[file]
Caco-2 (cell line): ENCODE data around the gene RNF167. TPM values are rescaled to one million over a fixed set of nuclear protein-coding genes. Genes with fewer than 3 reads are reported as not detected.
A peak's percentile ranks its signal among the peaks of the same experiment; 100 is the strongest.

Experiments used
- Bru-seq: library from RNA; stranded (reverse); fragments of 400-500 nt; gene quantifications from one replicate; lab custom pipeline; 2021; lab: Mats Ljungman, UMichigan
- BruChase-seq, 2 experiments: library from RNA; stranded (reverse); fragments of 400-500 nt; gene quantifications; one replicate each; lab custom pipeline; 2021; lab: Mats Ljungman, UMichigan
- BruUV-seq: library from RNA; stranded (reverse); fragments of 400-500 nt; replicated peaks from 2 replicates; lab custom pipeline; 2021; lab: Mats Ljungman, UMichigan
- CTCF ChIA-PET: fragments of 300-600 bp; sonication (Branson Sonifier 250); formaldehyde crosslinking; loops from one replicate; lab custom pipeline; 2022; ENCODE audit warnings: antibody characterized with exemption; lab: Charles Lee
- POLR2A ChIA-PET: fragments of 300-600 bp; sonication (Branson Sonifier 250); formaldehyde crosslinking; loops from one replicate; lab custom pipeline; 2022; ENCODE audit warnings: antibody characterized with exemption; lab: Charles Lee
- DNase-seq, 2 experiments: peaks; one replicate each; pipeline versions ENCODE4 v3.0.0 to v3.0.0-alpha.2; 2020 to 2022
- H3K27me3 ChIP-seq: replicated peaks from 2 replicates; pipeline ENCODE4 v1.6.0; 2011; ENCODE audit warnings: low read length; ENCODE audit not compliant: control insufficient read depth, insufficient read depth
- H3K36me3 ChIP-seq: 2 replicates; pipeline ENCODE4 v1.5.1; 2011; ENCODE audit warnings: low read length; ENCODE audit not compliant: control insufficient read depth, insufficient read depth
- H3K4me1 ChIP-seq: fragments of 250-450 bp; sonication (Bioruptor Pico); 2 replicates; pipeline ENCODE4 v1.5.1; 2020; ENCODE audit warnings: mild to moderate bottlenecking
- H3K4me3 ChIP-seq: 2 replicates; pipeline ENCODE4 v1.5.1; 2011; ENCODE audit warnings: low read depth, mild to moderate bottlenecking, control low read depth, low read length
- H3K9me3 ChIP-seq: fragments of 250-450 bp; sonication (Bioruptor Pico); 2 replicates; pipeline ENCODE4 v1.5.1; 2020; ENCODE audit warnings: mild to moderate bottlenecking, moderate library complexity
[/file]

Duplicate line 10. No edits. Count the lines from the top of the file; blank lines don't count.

- H3K27me3 ChIP-seq: replicated peaks from 2 replicates; pipeline ENCODE4 v1.6.0; 2011; ENCODE audit warnings: low read length; ENCODE audit not compliant: control insufficient read depth, insufficient read depth